‘Tis the season for sweet treats, sweet surprises and clicking those ruby red slippers and going home sweet home. For Long Islanders like me who moved away, the whole slippers thing likely means taking a flight to LaGuardia Airport, which tends to come with a few headaches and delays. But the hassle becomes oh-so-worth-it the moment we get that first glimpse of CitiField and Arthur Ashe Stadium. Finally, we’re back in the land of bacon, egg and cheese sandwiches, legit shopping and easy access to a rural wine country and the greatest city in the world. This season, join me in a toast to everything that makes Long Island a special place to call home—no matter what your driver’s license lists as your permanent address.
Christmastime in the City
All eyes are on New York City during the holidays—but those eyes are likely watching on television. Long Islanders can simply hop on the expressway or LIRR and be in “the city” for world-famous attractions like the Macy’s Thanksgiving Day Parade or lighting of the Christmas tree in Rockefeller Center in a New York minute. After taking an obligatory selfie by the tree, a quick stroll over to Sixth Avenue brings revelers to Radio City Music Hall, where they can catch the Rockettes in the Christmas Spectacular. After Christmas and Hanukkah end, it’s time for the grand finale: The New Year’s Eve ball drop in Times Square, just a short subway ride from Penn Station. For those not interested in braving the cold but willing to spend a small fortune, nearby restaurants offer a chance to enjoy the ball drop up close but indoors.
Local Bar Crawl
There’s nothing quite like that Long Island holiday bar crawl magic, be it in Huntington, Port Jefferson, Babylon or anywhere else. It’s like Cheers! but with a Long Island accent. No matter how old everyone gets or how many kids they have, there’s always that watering hole everyone visited decades ago that’s still full of friendly faces ready to welcome a displaced Islander home. Of course, no bar crawl is complete without a visit to the local diner—the same one that’s been open for at least 25 years and is still cranking out breakfast 24 hours a day. Partiers need something to soak up those drinks so they’re ready for family festivities the next day, after all. (Sidenote: When did two cocktails result in a headache and midnight pancakes lead to a three-pound weight gain?)
The beauty of being so close to the East End is access to its world-class wineries and restaurants during the tranquil off-season. After the city folks pick their pumpkins, the traffic dies down, making it the perfect time for someone who moved off-Island to sneak in and enjoy some hassle-free vino. Many of the wineries are open specifically around holiday weekends and usually get dolled up for the occasion with seasonally-appropriate décor. There’s also greater access to private winery tours, seats, spots at the bar and a chance to enjoy a glass of wine in the shadow of trimmed vines with the orange blaze of Long Island’s fall foliage on the horizon. Home sweet home, indeed.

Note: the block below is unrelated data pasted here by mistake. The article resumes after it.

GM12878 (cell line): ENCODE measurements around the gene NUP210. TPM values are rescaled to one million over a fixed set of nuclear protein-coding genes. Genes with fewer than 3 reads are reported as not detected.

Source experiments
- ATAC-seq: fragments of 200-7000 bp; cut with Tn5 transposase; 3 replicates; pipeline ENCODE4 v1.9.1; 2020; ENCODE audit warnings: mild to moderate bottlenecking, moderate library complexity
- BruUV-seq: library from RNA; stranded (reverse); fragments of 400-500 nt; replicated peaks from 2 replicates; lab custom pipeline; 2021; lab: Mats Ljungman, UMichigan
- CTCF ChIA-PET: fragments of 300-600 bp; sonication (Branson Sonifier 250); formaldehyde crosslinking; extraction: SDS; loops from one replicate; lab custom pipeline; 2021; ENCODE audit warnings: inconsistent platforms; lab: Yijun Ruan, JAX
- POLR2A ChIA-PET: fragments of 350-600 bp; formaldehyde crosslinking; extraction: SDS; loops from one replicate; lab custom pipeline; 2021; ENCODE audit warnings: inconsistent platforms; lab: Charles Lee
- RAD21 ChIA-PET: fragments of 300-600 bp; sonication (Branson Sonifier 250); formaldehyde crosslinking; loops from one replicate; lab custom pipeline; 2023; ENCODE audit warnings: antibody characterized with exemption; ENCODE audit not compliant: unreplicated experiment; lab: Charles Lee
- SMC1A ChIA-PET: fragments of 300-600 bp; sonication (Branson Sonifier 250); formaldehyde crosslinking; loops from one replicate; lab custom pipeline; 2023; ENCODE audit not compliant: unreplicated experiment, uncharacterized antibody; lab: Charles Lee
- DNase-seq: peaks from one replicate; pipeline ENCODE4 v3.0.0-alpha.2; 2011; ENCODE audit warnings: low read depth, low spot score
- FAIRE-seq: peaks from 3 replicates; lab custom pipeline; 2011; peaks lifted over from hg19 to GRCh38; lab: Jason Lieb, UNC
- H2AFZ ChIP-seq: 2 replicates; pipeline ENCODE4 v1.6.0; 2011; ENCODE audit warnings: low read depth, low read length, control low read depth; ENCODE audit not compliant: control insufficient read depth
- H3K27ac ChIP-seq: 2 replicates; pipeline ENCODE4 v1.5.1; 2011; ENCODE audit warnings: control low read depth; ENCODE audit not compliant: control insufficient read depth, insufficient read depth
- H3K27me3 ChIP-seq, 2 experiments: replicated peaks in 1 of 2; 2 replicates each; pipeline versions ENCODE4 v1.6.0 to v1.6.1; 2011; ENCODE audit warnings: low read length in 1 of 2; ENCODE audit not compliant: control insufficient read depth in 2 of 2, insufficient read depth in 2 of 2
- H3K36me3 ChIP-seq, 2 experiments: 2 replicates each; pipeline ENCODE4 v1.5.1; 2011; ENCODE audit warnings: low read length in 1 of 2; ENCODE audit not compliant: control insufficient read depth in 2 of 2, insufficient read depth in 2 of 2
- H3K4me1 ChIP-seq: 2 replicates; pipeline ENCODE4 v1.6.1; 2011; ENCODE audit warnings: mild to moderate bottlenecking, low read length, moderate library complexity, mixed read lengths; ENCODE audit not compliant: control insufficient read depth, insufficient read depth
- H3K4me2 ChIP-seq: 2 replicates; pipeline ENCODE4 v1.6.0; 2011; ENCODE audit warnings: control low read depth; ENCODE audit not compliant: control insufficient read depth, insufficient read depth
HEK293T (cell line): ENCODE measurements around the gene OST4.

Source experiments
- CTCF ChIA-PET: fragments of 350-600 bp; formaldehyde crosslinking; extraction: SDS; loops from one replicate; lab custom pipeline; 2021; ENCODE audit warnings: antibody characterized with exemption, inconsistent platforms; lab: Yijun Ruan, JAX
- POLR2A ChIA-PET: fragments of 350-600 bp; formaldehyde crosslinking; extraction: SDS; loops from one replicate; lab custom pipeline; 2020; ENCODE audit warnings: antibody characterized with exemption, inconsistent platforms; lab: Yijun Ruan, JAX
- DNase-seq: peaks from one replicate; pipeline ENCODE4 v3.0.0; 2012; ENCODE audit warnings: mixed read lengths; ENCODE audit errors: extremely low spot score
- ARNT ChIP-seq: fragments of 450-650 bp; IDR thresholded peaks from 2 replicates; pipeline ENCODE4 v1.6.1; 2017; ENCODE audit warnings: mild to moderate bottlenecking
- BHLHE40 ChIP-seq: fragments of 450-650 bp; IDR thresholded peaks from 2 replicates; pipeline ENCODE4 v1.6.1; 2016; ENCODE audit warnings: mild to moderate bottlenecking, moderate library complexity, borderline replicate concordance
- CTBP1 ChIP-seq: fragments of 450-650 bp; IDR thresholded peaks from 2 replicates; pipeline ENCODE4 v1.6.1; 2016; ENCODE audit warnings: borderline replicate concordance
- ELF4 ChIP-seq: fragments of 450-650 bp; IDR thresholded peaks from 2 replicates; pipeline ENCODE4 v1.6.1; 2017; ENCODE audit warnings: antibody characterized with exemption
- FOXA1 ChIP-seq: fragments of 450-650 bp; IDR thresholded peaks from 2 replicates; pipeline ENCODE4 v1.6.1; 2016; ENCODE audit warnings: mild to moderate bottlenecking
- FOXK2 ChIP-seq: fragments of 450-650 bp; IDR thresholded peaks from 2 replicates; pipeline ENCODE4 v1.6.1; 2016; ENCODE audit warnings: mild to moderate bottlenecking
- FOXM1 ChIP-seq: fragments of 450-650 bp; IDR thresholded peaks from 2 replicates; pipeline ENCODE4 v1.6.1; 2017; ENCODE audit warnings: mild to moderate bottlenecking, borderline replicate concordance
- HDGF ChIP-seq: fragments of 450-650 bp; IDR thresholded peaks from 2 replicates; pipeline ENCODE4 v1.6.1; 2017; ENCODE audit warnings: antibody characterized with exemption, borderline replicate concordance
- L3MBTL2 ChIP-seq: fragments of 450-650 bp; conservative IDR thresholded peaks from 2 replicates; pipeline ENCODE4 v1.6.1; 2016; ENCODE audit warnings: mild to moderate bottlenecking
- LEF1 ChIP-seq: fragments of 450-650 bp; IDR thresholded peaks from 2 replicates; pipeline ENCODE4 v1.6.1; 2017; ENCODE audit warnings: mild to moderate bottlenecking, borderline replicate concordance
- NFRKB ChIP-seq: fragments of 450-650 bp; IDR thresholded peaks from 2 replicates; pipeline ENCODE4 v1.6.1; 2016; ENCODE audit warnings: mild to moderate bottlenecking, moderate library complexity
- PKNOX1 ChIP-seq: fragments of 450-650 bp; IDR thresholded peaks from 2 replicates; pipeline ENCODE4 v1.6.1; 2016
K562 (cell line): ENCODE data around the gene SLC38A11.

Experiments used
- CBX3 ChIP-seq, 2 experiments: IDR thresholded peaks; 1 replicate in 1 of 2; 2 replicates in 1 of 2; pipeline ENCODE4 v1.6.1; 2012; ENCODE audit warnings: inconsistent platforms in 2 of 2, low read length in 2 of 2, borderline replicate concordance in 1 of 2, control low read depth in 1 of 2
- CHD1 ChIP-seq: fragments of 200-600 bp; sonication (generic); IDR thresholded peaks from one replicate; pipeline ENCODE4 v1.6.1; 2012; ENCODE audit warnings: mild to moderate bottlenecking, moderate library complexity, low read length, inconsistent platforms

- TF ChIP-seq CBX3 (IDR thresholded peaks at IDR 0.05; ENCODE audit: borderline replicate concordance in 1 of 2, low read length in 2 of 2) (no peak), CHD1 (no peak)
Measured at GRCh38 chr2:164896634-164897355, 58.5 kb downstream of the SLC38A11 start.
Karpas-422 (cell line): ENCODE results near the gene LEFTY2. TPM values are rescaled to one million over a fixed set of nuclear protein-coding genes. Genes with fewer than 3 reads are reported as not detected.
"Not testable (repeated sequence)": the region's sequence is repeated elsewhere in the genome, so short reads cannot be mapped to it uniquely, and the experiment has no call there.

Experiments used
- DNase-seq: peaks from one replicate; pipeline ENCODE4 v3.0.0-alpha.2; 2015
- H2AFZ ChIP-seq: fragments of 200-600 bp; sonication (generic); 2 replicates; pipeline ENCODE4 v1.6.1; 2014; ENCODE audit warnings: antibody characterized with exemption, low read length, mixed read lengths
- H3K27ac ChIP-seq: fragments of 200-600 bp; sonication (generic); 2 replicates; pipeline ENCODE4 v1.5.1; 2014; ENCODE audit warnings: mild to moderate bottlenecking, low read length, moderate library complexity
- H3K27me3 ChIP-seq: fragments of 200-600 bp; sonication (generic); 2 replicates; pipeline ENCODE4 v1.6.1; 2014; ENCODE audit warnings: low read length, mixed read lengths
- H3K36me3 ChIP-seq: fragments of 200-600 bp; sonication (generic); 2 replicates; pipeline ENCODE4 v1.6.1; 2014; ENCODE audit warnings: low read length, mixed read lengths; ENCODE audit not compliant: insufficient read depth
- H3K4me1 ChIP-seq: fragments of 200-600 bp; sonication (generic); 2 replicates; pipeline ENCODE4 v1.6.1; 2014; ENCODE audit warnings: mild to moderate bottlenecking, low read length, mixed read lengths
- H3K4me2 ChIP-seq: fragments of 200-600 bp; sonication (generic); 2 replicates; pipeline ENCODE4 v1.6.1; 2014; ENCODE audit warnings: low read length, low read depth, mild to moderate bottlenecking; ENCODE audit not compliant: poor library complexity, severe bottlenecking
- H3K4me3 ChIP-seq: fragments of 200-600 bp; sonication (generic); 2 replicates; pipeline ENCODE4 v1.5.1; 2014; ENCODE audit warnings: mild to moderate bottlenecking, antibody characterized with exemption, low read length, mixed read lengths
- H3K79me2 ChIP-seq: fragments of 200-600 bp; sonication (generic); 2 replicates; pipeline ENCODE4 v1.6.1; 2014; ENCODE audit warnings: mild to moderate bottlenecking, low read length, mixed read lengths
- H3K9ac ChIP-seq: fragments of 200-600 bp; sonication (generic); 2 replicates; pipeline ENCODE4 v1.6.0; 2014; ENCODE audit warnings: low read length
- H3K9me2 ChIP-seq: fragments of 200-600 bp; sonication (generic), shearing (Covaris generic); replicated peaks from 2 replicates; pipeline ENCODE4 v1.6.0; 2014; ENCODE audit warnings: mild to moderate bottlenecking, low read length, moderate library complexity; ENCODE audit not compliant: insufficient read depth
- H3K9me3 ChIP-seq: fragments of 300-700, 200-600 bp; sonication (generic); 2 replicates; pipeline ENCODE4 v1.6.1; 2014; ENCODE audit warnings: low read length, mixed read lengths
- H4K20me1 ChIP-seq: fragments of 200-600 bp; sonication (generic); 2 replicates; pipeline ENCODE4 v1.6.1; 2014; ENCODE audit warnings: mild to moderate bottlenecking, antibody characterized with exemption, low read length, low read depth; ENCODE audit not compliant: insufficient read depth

Huntington & Patchogue Boat Parades
Once the weather turns cooler, things actually heat up in Long Island’s coastal towns thanks to boat parades. Two of the best-known and attended are in Huntington and Patchogue, where power and sailboats parade around the harbors and inlets. The annual events treat those who brave the low temperatures on seacraft and those watching more warmly from shore to an exciting and different kind of holiday light show.
Unique Historical Attractions
Long Island, having been one of the original colonial settlements, is filled to the brim with history. Whether touring the newly reopened Teddy Roosevelt home at Sagamore Hill, catching a show at the Vanderbilt Planetarium, smelling the roses at the Old Westbury Gardens, visiting the Cold Spring Harbor Whaling Museum, learning the United States’ aviation history at the Cradle of Aviation Museum in Garden City or taking a nature walk around Caumsett Park and its bluffs, there is no shortage of options to get reacquainted with your hometown’s rich heritage. Get an extra dose of holiday cheer at the Stony Brook Village Center, which offers a preserved colonial setting to shop, eat and tour historical buildings.
For those of us who left Long Island, it didn’t take us long to realize how good we had it when it came to shopping. Some of the best options include Roosevelt Field, the newly renovated Walt Whitman Shops and the ultra-luxury offerings of Americana Manhasset. People who prefer a more boutique experience can stroll the quaint Main Streets and side streets of Huntington, Babylon, Roslyn, Cold Spring Harbor and Southampton, where shops are stocked with unique holiday gifts.